She’s been a light along a very, very dark journey (of history and politics) I’ve been making for about a year. I’ve read her words and heard her podcasts and thought, “I hope I can emulate her someday. I hope I, too, can choose to look upon the darkness and see within it the possibility of greater love.”

My sister listened to Klein speak in Portland on Monday. I listened, alternately tearful and laughing, in Los Angeles on Wednesday.

nine two

Far from resenting my sister for hearing Klein first, I was grateful to listen and know Rache had heard the same heart, the same compassion, the same entreaty.  Read more…

my playlist

I’ve been building and rebuilding a playlist in my mind the last couple of weeks. I’ll write about it someday, I’m sure, I thought. When I’ve finally gotten it right-enough.

Without pressure or hurry, it could have been months before I solidified the playlist. But then I read a post that got me fired up, and I found my playlist.

The post bemoaned how everything is a competition now: singing, playing instruments, sports, politics. Everyone’s in it to win it. Period. Read more…

perspectiving

Earlier today, I glanced down and saw an awful, judgment-filled word scrawled in my older son’s handwriting.

Hold on now, I thought. When would he have even heard that word, and how would I have missed it in two years of having this same piece of paper behind my desk?!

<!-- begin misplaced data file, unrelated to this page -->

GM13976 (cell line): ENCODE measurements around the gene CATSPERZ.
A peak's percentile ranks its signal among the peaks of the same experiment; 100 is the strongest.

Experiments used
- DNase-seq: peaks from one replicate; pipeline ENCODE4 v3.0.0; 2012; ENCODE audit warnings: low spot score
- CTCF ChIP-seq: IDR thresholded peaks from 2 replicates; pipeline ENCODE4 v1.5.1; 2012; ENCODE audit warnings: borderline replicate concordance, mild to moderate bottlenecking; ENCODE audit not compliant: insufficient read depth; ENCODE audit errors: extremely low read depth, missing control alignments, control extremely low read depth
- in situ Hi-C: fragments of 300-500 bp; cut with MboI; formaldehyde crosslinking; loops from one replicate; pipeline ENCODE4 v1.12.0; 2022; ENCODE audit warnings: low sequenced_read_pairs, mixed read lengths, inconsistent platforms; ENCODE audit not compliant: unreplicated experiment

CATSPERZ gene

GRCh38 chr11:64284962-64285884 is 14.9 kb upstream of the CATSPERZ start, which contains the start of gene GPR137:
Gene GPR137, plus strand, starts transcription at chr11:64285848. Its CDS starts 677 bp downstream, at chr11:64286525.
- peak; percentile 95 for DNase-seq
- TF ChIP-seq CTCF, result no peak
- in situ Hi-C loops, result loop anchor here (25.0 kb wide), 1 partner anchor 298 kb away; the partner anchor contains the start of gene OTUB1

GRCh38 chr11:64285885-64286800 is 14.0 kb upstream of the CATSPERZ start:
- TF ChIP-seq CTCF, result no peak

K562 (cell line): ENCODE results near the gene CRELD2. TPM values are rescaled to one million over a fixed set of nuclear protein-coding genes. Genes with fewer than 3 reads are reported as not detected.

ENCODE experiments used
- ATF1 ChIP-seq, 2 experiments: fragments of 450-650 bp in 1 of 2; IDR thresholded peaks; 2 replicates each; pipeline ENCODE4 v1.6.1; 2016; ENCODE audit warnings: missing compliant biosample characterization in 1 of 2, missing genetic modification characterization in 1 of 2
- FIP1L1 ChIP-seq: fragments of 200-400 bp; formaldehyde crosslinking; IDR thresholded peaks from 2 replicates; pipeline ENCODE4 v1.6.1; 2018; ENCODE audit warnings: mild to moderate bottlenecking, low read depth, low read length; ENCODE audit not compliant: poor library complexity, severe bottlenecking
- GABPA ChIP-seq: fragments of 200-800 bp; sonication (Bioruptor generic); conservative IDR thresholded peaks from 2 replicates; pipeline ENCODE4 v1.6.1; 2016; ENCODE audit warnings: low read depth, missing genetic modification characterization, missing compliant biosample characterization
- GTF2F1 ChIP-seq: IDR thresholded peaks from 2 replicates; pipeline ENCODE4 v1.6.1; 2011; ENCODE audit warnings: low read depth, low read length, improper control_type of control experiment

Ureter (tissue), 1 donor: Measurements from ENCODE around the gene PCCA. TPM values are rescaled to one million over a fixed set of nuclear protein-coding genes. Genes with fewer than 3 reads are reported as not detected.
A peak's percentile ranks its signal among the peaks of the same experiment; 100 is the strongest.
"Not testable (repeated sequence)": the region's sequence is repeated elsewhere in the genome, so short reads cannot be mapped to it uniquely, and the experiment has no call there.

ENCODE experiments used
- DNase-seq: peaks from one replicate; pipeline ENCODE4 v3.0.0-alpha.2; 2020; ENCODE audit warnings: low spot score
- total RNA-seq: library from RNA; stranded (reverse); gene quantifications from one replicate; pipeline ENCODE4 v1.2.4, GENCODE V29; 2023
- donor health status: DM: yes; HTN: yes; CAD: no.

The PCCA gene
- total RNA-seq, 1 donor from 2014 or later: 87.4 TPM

Having written so recently about perspective(s), I smiled when I uncovered the rest of the paper to find the answer a split-second later. 

I’d seen the marks as they were, sure, but … I’d interpreted them upside-down, leading (briefly) to a very different, very wrong reading.

What a difference perspective–and context!–can make.

(NO)tifications

When I set up
each of my very few
phone apps, I set
notifications
to “off.”

I did this
intentionally;
I want to see the
sky, the leaves, the
wrinkles at the corners
of peoples’ eyes,

and hear
the birds chirping
with the rustling of leaves
behind them, and
chatter off in the
the distance.

I don’t need
notifications
of a virtual world
to interrupt
my experience
of the physical one.

And yet,
the companies
who release these apps
reject my rejecting their
notifications.

“Are you sure you
don’t want notifications?
You’re missing out on
so much good stuff!”

Every.
single.
day,
the
same
notices
I should
reconsider
notifications
and so keep up!!!.

Today, I
looked at those
reminders and thought,
“You know, I know
what I want to keep up with,
and it’s
not
this.

“The fact my
saying ‘no’ once isn’t enough
means maybe I shouldn’t
be checking these apps
at all. Okay, then,
once a day
from home
suits me
just
fine.”

Since
curtailing
online time,
my offline time
is so much more
vibrant;
merry;
full.

If I don’t see
any update
from any friend,
that’s fine;

I hold our
histories
in
my heart,

and I know
we will pick up
right where
we left off
the last
time.

Histories
in my heart
can be eroded
by too many notifications
about too many little things,
so:

even if I don’t
heart your picture
or thumbs-up your status,
please know it’s because
I want to remember
the you I know,
not
what
you
posted
yesterday.

shaved ice